For years, Chapman Taylor has been challenging the design and development of large, single-use buildings as people appreciate the benefits of having multiple uses and facilities under one roof. Increasingly, designers and developers are recognizing the benefits of learning from trends in other experience-centric markets, moving away from working in siled sectors to transform experiences for their end users. In recent years, residential developments have adopted ideas traditionally owned by hotels, for example, and many office developments are borrowing heavily from the leisure and hospitality sectors and perhaps come to mimic the trends and successes of build-to-rent. area..
Build-to-rent developments are at the forefront of embracing the potential benefits of offering a mix of amenities under one roof, combining residential forms with ideas drawn from the hospitality and leisure sectors and creating what has become a very attractive option. . , residential-only apartment blocks, especially for singles, small families and young professionals.
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However, collaboration is an area that has recently been relatively neglected by build-to-rent developers and operators. Collaborating / working from home is the thing for build-to-rent operators
Consider now as part of their offering – the Covid-19 pandemic has brought about a paradigm shift in how we view the world of work and the importance of work-life balance. Where the once-dominant working patterns saw people moving in before 9am and people inflowing after 7pm, there is now more flexibility, more people at home during ‘traditional’ working hours and more activity in and around the building throughout the day. Helps strengthen emotions.
The provision of a shared workspace can be critical to the social and commercial success of a build-to-rent development, especially after long periods of living away from one another, making them appreciate the value of personal human interaction. It is increasingly apparent that developers of large buildings in UK cities are finding it harder to fully let unless they have at least one co-working space in them, and this phenomenon may soon extend to the build-to-rent sector.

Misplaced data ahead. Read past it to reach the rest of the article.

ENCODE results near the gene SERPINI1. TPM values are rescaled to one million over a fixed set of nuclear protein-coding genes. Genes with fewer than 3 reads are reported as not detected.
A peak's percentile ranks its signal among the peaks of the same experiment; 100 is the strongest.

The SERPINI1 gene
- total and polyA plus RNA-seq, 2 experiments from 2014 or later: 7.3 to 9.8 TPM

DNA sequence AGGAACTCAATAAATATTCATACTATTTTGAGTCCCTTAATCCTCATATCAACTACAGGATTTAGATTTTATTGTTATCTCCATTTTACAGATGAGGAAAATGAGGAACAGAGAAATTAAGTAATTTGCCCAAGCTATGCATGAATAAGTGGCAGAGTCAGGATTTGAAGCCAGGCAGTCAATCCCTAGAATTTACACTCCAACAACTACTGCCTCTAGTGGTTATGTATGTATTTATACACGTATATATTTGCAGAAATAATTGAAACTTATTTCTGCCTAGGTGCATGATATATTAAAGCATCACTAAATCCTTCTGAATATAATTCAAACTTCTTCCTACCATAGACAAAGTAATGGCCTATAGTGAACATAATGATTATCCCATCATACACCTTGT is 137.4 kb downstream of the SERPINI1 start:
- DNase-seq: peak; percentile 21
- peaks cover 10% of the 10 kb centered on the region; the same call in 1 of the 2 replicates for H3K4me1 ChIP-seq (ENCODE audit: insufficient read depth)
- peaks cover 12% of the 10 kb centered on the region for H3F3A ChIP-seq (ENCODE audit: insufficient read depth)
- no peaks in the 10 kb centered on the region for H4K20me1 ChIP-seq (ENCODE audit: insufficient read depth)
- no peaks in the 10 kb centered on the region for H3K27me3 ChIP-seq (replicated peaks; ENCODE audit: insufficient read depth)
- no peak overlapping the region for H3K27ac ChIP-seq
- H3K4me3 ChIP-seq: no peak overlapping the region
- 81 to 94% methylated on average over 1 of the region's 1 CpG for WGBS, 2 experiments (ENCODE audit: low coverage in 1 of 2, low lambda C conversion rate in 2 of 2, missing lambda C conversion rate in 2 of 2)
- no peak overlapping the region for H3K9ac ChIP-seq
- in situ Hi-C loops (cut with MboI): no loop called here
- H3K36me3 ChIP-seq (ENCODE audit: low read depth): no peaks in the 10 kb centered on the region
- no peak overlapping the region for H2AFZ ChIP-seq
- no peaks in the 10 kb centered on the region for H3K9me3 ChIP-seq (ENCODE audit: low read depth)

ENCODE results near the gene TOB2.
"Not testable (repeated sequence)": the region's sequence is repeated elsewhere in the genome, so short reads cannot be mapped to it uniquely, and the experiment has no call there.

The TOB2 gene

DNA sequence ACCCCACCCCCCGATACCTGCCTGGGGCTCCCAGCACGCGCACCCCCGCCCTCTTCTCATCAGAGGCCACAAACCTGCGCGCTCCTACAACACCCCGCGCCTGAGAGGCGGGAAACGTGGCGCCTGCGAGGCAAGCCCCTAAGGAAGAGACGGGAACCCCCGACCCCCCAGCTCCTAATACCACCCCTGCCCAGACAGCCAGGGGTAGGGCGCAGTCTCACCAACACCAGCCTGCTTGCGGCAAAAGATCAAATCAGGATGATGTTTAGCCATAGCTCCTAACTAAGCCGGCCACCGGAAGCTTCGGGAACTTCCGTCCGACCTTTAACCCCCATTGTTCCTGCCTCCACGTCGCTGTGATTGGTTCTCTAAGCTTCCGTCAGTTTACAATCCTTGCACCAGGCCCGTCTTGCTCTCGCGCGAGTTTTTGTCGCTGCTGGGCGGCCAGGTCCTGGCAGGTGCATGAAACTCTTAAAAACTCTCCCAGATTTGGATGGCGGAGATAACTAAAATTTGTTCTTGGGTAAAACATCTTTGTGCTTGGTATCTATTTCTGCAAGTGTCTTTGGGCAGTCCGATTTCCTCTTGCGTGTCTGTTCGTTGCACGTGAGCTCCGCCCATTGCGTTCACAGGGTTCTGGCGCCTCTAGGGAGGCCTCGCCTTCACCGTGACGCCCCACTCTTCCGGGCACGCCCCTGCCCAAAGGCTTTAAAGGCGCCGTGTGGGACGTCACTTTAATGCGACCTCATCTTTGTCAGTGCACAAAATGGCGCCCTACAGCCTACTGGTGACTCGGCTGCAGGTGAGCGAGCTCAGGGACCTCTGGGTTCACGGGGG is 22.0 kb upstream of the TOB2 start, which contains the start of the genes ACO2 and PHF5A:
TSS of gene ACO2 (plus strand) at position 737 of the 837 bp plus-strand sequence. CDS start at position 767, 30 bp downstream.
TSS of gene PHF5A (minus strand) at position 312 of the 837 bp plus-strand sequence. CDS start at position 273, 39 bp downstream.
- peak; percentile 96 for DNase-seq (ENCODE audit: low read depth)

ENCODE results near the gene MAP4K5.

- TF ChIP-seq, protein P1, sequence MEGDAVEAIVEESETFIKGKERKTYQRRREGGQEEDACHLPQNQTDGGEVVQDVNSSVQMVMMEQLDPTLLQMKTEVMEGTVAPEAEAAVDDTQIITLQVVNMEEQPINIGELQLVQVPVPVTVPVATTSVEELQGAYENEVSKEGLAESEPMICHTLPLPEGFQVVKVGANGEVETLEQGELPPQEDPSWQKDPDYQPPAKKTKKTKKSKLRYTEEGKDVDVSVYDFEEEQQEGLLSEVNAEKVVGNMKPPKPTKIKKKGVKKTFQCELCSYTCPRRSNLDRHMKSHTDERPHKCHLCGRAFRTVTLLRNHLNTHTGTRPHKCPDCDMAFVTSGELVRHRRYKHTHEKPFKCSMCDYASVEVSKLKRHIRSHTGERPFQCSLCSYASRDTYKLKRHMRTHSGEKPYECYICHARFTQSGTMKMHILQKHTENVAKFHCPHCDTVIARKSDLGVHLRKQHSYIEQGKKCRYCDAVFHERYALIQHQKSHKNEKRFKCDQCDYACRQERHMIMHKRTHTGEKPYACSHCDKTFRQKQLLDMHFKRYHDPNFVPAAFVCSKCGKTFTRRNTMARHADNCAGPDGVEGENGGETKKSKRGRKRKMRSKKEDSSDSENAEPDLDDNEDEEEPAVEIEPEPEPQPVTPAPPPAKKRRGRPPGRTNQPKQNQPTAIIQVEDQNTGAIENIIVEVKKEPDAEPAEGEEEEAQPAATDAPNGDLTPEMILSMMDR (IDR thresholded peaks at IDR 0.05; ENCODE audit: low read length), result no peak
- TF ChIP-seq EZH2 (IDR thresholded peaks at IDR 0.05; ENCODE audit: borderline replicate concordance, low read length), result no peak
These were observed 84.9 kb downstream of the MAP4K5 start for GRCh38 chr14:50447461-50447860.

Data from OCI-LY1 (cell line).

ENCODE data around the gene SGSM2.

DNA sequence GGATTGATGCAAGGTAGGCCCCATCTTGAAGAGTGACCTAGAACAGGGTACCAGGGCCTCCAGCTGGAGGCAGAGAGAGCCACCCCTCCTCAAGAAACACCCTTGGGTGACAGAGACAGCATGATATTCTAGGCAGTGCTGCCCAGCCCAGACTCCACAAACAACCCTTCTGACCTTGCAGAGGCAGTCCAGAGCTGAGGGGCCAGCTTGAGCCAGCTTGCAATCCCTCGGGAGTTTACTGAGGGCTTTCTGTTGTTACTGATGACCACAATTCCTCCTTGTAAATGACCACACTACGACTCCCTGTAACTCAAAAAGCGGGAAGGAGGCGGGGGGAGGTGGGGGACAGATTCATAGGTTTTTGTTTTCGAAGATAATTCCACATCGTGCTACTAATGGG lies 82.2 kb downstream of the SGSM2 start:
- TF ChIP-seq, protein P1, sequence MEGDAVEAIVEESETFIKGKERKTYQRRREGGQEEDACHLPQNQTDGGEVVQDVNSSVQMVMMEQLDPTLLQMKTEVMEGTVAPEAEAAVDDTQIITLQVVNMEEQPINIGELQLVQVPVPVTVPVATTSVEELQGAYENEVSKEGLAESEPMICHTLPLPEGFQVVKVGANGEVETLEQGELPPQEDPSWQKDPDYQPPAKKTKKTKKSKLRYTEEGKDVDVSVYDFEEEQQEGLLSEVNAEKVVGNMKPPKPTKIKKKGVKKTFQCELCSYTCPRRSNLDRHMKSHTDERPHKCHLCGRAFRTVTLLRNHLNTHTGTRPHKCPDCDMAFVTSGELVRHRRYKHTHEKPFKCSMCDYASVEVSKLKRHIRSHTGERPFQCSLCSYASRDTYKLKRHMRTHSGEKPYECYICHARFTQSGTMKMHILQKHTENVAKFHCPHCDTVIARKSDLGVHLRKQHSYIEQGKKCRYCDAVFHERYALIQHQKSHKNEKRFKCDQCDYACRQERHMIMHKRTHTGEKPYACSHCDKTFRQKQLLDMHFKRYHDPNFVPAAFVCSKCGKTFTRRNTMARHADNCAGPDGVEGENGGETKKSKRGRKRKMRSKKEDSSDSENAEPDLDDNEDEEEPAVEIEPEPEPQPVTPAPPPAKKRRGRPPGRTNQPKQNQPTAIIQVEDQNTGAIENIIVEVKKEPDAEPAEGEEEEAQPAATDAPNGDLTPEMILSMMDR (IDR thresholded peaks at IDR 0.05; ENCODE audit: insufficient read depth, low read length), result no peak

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While it is true that co-working offers huge revenue potential untapped by the build-to-rent sector, the importance of incorporating the co-working sector is not just for revenue generation; Rather it should be seen as something that will be a necessary prerequisite in an age where a significant proportion of people choose to work from home, part-time or full-time.
Build-to-rent has always been about getting people out of their apartments as much as possible to interact with each other. This should apply to both their work time and their free time, especially if they have now, post-pandemic, chosen to work from home for a significantly larger proportion of their lives.
Build-to-rent operators should aim to provide space that residents and the local community can use to work in a space that requires more than just an office in their flat. Benefits for residents may include meeting, collaborating, doing work that requires more space more easily, experiencing the buzz of activity around them, access to ancillary facilities (for example, printing and photocopying), and the ability to access opportunities. Can lead to business ideas and foster innovation.
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Some people may want to work primarily from their apartment, but spend an hour or two in a welcoming environment, enjoying a coffee and a meal while working on their laptop, just for that important sense of social connection and well-being.
Spaces can be designed for 24-hour work, accommodating those whose work patterns go beyond the traditional 9-to-5 template. Alternatively, if the context is different, it can be a flexible, adaptable space that can be used easily. For various activities in the evening.
As mixed-use specialists, we are familiar with designing environments that blend a range of uses. When designing a new build-to-rent development, it is important to consider the original residential environment, but it is equally important that any ancillary uses are designed to function as efficiently as possible. structure